Re: Average Hours Worked

Subject: Re: Average Hours Worked
From: Dick Margulis <margulis -at- fiam -dot- net>
To: "TECHWR-L" <techwr-l -at- lists -dot- raycomm -dot- com>
Date: Mon, 29 Jul 2002 21:01:48 -0400

I've been watching this thread unravel all day with a sense that there was something that was making me uncomfortable about it. I think I can finally put my finger on what that is.

I know that there is a reality, both from the employee's/contractor's point of view and from the point of view of some employers, to the idea of hours worked versus output generated; But from an external frame of reference, that reality evaporates. (This is a Flatland argument; if you are familiar with Edward Abbott's Flatland, 'nuff said; if not, please take a moment to Google it up and read it before skewering me for my heartless reductionism.)

The hours worked/good produced model works in manufacturing. When I worked in a bakery, the number of loaves we made bore a direct relationship to the number of hours we worked. When I did paste-up at a light table, the number of pages I churned out bore a direct relationship to the number of hours I worked. Further, in both of those cases, the employer sold the units I produced. That is, bread was sold at a price per loaf and pages were pasted up at a price per page. Whether I had been employed flat rate (that is, paid by the piece, like an auto mechanic) or by the time clock (as I was, in fact), the conversation between me and the employer could revolve around hours of work the employer wanted or that I was willing to put in.

In the present discussion, those who argue that they are productive/efficient/get their work done in eight hours are taking the flat rate approach. Those who argue that whatever they accomplish in eight hours is by definition enough are taking the punch clock approach. I say both approaches should be abandoned. We are not in the tangible goods business. We are producing intangibles (and getting paid a heck of a lot more than most manufacturing employees, too). Our employers' customers, for the most part, are not buying our output by the page. (I'm sure there are exceptions.)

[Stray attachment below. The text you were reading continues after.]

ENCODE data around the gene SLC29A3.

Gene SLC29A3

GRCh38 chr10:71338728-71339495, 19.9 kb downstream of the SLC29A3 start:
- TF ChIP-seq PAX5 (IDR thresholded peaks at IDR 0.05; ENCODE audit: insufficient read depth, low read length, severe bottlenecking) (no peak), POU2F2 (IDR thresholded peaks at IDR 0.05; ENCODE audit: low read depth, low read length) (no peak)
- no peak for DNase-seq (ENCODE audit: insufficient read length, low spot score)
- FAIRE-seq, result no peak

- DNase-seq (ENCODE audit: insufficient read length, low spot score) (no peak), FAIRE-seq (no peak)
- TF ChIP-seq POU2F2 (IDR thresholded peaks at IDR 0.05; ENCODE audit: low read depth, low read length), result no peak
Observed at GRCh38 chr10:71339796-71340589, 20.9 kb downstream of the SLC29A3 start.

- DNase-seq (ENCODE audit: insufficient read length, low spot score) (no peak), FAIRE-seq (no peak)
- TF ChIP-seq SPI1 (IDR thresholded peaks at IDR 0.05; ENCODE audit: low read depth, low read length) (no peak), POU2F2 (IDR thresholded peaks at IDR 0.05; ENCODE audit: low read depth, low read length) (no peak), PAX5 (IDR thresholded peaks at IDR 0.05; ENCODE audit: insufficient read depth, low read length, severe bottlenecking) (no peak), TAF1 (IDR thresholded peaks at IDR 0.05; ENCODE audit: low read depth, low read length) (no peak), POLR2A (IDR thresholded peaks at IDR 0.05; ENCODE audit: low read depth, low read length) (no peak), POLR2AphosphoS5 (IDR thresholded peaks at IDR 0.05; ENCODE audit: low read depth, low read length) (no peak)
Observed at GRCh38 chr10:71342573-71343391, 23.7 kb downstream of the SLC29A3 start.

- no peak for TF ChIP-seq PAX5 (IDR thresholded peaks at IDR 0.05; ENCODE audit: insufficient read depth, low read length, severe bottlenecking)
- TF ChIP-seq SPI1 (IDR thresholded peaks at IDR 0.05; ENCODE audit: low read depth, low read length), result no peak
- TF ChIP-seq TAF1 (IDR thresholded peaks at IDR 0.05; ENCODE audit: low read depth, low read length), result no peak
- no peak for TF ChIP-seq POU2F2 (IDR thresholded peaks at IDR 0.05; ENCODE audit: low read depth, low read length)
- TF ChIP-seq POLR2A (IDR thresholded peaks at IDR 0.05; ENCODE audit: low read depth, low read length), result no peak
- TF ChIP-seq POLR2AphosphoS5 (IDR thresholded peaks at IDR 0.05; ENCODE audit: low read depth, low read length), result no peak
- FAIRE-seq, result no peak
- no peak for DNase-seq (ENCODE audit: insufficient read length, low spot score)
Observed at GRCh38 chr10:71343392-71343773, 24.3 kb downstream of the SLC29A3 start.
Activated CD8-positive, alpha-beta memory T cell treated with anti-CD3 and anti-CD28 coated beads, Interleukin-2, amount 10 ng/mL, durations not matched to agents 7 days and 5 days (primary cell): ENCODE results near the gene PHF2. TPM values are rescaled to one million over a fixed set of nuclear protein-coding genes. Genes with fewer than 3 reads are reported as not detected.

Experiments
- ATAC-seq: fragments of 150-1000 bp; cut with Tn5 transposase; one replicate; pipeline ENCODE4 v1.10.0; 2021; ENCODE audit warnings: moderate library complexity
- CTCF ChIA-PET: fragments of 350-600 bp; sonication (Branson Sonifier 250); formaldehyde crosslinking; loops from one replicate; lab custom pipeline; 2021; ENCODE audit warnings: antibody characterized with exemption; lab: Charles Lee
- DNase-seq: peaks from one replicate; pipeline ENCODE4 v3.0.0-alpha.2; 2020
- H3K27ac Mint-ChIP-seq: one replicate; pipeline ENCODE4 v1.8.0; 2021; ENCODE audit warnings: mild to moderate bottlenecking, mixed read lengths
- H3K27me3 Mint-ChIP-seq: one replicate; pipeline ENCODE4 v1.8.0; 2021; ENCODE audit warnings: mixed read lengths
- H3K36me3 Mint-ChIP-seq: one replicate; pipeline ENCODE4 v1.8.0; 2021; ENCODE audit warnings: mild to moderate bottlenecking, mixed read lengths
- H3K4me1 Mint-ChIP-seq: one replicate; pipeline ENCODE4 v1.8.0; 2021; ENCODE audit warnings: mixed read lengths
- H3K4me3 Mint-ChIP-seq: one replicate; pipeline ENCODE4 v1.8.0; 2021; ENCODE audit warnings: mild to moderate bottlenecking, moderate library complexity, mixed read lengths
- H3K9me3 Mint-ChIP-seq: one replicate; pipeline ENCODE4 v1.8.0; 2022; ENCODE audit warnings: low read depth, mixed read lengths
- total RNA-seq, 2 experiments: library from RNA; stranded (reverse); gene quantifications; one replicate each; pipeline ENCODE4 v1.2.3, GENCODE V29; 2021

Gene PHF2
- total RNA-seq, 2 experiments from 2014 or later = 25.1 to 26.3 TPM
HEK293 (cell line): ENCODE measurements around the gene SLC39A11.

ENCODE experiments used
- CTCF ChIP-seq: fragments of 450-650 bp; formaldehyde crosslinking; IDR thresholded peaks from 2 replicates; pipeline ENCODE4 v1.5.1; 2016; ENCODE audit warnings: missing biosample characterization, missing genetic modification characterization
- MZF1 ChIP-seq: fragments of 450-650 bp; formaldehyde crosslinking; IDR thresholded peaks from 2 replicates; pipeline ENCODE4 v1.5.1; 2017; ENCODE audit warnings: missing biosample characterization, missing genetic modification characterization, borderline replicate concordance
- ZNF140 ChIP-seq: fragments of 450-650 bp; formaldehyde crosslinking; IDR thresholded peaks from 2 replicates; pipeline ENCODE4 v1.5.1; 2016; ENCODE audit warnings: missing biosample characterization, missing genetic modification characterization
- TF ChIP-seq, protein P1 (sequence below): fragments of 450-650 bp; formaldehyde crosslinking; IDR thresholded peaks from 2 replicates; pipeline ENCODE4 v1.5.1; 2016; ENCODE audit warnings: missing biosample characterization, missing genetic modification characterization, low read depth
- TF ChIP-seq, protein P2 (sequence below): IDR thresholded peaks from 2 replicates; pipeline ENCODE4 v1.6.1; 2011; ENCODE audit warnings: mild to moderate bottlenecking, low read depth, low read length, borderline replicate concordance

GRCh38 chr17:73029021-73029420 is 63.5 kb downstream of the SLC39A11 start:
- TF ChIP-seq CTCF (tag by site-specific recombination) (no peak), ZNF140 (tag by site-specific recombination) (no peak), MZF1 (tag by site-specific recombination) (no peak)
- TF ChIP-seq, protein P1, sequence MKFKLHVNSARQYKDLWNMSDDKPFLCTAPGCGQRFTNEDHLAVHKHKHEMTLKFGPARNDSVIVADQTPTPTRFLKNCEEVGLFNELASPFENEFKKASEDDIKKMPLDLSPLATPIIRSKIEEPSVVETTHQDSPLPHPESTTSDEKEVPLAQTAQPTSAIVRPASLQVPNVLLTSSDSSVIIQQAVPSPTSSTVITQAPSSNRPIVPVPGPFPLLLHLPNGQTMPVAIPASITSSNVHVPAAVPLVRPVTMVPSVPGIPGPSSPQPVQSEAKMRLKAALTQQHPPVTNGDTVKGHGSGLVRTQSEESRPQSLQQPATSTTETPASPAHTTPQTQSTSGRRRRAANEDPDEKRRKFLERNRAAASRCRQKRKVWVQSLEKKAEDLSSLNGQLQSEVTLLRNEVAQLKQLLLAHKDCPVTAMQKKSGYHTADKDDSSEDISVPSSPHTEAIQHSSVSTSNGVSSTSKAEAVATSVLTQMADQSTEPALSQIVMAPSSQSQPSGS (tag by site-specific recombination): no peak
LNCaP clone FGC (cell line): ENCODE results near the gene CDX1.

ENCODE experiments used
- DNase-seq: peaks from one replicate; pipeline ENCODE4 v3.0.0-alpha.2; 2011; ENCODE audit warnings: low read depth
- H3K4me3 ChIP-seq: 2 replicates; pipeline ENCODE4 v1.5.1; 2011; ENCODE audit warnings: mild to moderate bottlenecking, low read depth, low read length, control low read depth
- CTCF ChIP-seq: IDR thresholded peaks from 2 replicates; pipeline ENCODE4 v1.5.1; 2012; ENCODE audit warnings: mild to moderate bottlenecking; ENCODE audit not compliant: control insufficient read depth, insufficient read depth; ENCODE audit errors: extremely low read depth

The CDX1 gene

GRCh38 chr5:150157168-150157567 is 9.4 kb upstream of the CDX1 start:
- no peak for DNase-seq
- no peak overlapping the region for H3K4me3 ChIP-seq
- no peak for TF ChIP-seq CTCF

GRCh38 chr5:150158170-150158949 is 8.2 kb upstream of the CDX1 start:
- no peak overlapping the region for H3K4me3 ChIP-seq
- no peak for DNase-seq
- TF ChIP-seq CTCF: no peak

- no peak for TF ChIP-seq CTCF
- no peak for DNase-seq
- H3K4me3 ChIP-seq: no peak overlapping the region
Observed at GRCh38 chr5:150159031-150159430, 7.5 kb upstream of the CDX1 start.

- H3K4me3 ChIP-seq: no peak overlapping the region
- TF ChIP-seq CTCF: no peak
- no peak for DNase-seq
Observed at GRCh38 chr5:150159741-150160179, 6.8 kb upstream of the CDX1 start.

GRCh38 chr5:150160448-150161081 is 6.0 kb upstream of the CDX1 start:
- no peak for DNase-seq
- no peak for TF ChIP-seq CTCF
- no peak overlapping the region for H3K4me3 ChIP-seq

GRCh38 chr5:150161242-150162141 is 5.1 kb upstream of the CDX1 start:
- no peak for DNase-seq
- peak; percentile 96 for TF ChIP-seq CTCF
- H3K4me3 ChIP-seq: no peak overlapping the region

The model that usually applies in the work we do is this: we contract to produce a specified deliverable by a particular date. Dates slip. Goalposts move. Stuff happens. We renegotiate. But still, this is the model. If we bite off more than we can chew in a forty-hour week, we work longer than forty hours. If we learn from this experience, we negotiate better the next time. If, over the long term, we contract to produce less than the guy in the next cube, we'll probably get paid less than the guy in the next cube--or he'll have a job and we won't. If he does it by working smarter than we do, more power to him. If he does it by working more hours, so be it. But it's all subjective and much too squishy to try to account for tech writing productivity the same way we measure a roofer's productivity.

Hours schmours. Feh!


Buy RoboHelp Deluxe starting at only $798: you'll get RoboDemo, the hot new
software demonstration tool that's taking the Help authoring world by storm,
together with RoboHelp Office. Learn more at

Your monthly sponsorship message here reaches more than
5000 technical writers, providing 2,500,000+ monthly impressions.
Contact Eric (ejray -at- raycomm -dot- com) for details and availability.

You are currently subscribed to techwr-l as: archive -at- raycomm -dot- com
To unsubscribe send a blank email to leave-techwr-l-obscured -at- lists -dot- raycomm -dot- com
Send administrative questions to ejray -at- raycomm -dot- com -dot- Visit for more resources and info.

Re: Average Hours Worked: From: John Fleming

Previous by Author: Re: Of myth and reality
Next by Author: Re: Alternative to 'Click on...' for visually impaired
Previous by Thread: Re: Average Hours Worked
Next by Thread: Re: Average Hours Worked

What this post helpful? Share it with friends and colleagues:

Sponsored Ads

Sponsored Ads